When It’s Time to Go: The Decision Filter to use Before Scouring the Job Boards
By: Meredith Masse
Through our compassionate outplacement work, we at ICC support hundreds of professionals each year after they have been let go from their companies for any number of reasons. But what happens when the decision to leave is yours to make and not the companies? How do you make sure you are moving towards something great and not just leaving something not good?
If you are certain that your next role will be the same just within a new company, read no further.
If, however, you want to be sure the next role and company are a much better fit for you, it’s time to be intentional about what those opportunities look like. Before you spend any time on job boards and networking, take time to get very clear on these three elements of your next job:
1. The What. This is not your job title, but rather exactly what you do in your role that uses the best of what you have to offer and adds value to the company. First, think about your strengths and natural talents. What does your brain do best? How do you get to do more of that in your next day job so that work feels a little less like, well, work?
Also, take inventory of all your current skills. Which of those do you want to apply in your next role? Beware, however, of spending time touting skills that you have gained but don’t derive great satisfaction from using. For example, if in your last role you learned how to excel in analyzing lines and lines of data, but you would rather stick a hot poker in your eye than do that again, be careful how you frame those skills on your resume, on your LinkedIn profile and even in networking conversations. Focus on highlighting strengths and skills for which you want to be known as the “go-to person.”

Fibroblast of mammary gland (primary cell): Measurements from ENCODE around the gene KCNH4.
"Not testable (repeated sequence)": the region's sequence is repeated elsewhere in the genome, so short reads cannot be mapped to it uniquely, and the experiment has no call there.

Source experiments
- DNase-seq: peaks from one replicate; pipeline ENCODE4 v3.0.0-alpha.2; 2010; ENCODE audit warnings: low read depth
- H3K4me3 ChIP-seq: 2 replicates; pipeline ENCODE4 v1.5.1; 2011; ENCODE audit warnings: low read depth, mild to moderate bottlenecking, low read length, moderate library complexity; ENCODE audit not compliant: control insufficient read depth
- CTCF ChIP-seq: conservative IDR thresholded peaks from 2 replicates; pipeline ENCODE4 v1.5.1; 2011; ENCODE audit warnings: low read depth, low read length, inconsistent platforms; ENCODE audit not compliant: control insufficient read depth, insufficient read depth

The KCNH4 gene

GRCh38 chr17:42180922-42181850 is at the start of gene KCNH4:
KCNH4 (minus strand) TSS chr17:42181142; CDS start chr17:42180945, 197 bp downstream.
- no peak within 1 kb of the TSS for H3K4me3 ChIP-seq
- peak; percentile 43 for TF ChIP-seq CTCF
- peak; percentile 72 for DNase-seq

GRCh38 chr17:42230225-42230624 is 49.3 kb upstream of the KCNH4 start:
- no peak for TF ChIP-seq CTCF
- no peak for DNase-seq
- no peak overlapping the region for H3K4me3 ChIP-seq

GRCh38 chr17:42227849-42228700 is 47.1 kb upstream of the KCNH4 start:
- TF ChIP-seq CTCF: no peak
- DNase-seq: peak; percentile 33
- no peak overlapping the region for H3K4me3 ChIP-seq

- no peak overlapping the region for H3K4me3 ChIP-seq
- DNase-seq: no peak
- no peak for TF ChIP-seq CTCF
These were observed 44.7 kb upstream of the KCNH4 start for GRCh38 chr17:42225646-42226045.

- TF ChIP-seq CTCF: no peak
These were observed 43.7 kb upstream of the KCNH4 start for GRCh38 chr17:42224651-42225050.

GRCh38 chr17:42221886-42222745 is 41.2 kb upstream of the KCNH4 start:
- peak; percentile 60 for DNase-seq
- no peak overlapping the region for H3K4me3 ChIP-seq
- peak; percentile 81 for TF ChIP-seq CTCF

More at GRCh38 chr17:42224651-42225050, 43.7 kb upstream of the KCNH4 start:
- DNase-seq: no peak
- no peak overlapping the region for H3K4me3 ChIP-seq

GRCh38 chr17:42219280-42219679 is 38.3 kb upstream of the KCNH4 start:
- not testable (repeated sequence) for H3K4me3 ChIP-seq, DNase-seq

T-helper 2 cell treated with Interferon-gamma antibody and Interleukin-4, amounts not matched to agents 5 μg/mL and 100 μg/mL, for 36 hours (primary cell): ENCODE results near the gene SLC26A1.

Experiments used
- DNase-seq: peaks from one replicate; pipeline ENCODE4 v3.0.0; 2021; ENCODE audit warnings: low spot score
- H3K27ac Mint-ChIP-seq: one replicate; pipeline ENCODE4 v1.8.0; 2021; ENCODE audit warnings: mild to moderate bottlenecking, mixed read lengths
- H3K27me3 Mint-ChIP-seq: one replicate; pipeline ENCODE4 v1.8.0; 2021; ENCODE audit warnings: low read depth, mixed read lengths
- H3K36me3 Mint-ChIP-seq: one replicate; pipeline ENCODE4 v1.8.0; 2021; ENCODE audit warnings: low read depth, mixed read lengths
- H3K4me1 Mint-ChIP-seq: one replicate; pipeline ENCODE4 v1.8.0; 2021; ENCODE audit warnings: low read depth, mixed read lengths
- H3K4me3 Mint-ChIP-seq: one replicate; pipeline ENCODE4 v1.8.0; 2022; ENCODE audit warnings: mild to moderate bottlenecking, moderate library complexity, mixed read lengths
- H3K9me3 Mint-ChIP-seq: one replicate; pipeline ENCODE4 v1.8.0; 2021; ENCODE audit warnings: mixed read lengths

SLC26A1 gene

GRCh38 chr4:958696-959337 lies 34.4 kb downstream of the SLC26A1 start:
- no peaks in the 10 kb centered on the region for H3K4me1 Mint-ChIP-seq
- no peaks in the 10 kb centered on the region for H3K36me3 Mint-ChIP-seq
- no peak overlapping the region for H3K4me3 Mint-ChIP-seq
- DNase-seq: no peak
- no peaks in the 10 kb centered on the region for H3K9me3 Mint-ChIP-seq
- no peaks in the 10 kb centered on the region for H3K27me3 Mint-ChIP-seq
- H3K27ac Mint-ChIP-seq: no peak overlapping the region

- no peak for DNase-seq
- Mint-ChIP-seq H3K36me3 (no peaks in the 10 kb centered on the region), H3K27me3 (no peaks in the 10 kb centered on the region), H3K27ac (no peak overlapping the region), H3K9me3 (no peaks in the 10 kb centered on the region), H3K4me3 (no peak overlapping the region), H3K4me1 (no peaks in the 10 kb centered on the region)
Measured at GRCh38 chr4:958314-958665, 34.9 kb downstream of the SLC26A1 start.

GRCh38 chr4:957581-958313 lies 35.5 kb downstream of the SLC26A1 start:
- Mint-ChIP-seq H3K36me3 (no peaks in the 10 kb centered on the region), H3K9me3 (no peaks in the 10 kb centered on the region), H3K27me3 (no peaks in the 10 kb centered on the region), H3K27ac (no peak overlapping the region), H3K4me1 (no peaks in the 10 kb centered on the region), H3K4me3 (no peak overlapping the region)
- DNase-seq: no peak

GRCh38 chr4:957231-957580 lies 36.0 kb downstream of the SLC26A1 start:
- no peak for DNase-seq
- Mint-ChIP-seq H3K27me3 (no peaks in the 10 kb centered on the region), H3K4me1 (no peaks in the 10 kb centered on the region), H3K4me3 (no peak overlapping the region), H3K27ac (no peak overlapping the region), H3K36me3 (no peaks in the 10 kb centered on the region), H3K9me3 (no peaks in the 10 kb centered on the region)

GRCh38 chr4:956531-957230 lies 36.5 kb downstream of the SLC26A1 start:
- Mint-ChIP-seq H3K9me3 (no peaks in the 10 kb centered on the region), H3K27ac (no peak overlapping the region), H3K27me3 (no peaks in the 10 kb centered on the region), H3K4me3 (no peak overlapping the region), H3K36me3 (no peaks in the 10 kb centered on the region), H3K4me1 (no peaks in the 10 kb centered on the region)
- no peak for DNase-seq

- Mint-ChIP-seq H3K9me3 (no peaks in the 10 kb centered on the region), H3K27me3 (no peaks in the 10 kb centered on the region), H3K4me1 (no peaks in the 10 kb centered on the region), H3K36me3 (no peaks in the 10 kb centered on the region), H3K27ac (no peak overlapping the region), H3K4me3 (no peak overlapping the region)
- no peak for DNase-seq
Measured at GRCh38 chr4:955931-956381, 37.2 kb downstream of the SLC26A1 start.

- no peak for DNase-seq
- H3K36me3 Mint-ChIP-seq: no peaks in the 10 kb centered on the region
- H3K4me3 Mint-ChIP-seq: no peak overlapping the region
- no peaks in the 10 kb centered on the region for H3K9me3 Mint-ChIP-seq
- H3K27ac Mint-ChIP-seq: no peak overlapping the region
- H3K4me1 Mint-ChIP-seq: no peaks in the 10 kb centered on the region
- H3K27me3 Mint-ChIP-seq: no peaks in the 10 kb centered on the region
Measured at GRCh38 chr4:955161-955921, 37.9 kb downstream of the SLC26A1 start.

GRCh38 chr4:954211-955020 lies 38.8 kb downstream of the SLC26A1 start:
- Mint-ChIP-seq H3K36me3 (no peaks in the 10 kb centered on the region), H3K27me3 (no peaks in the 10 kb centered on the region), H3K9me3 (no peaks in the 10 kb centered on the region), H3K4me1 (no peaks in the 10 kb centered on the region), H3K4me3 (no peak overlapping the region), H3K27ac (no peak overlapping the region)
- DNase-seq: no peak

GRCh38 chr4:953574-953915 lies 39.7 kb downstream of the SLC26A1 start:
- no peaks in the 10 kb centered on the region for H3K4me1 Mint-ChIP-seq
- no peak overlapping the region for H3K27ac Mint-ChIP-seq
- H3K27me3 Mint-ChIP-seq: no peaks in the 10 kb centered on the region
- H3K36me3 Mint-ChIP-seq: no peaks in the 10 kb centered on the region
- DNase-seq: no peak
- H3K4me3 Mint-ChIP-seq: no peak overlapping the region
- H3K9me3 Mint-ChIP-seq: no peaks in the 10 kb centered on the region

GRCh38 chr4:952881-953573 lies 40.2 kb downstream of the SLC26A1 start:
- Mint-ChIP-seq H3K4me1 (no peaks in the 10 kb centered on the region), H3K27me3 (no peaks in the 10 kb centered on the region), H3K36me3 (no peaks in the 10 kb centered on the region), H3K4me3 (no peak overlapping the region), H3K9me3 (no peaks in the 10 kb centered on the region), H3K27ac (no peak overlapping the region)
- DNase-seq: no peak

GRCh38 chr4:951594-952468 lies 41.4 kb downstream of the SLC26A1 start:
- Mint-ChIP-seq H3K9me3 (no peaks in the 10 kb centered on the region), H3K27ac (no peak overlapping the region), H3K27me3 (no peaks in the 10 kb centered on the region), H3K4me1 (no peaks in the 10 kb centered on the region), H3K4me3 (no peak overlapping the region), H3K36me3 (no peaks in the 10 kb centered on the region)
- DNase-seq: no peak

Once you pinpoint your strengths and the skills you want to apply, only then start to assign roles and job titles to what you do best.
2. The Why. I truly believe every working adult wants to know that their contributions matter, that their work is meaningful. So, what’s your “why?” It’s important to consider this before you land in a role that you could perform at a very high level only to realize that the work you are contributing is going towards an end result that is not important or not of interest to you.
Think about where you want to make your ultimate impact. Is it with people? Then my next question is, who are the people. Who will benefit from your efforts?
Maybe you want your efforts to support advancing a body of knowledge. For someone else, this might mean finding the cure for cancer through conducting research and clinical trials, but your “why” may be entirely different.
The beauty is that you get to decide what meaningful work looks like for you.
3. The Where. Visualize the specifics of where you get to do your best work. Do you prefer to work alone or with other people? If you work with others, who are they and what do you have in common? What about your boss? How does he or she show up as a great manager? How about the values of the organization? What will those look like and are they in alignment with your own?
The more specific your description of these three items, the better. This, then, becomes your decision filter as you start to look for what fits your criteria for that next great role.